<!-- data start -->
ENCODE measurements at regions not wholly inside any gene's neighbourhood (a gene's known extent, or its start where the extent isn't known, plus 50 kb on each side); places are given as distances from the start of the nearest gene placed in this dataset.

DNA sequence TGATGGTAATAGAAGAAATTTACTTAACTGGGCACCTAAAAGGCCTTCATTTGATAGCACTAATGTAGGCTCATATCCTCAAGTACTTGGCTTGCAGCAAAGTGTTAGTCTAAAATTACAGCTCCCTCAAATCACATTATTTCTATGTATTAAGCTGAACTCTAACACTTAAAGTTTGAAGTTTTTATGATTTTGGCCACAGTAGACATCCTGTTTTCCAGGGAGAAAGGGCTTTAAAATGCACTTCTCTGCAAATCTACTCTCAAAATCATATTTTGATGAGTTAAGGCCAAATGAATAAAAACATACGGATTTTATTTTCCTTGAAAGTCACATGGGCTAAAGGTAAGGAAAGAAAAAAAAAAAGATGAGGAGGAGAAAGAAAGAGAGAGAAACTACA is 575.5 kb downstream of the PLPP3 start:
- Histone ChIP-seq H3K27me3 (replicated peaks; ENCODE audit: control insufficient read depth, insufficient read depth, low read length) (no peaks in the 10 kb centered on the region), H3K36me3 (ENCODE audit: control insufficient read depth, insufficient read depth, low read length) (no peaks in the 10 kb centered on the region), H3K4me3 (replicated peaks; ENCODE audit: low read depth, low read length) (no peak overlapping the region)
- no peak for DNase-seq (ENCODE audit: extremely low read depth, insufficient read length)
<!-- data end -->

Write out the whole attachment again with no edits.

ENCODE measurements at regions not wholly inside any gene's neighbourhood (a gene's known extent, or its start where the extent isn't known, plus 50 kb on each side); places are given as distances from the start of the nearest gene placed in this dataset.

DNA sequence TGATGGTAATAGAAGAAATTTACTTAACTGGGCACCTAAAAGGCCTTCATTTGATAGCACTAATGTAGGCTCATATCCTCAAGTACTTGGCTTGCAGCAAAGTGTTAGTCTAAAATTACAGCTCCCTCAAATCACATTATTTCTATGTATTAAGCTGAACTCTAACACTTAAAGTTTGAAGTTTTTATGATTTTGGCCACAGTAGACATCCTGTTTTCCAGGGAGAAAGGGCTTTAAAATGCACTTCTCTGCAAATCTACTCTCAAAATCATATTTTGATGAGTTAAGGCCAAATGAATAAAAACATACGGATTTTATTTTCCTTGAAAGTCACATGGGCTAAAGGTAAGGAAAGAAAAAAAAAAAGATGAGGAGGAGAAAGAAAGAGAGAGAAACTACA is 575.5 kb downstream of the PLPP3 start:
- Histone ChIP-seq H3K27me3 (replicated peaks; ENCODE audit: control insufficient read depth, insufficient read depth, low read length) (no peaks in the 10 kb centered on the region), H3K36me3 (ENCODE audit: control insufficient read depth, insufficient read depth, low read length) (no peaks in the 10 kb centered on the region), H3K4me3 (replicated peaks; ENCODE audit: low read depth, low read length) (no peak overlapping the region)
- no peak for DNase-seq (ENCODE audit: extremely low read depth, insufficient read length)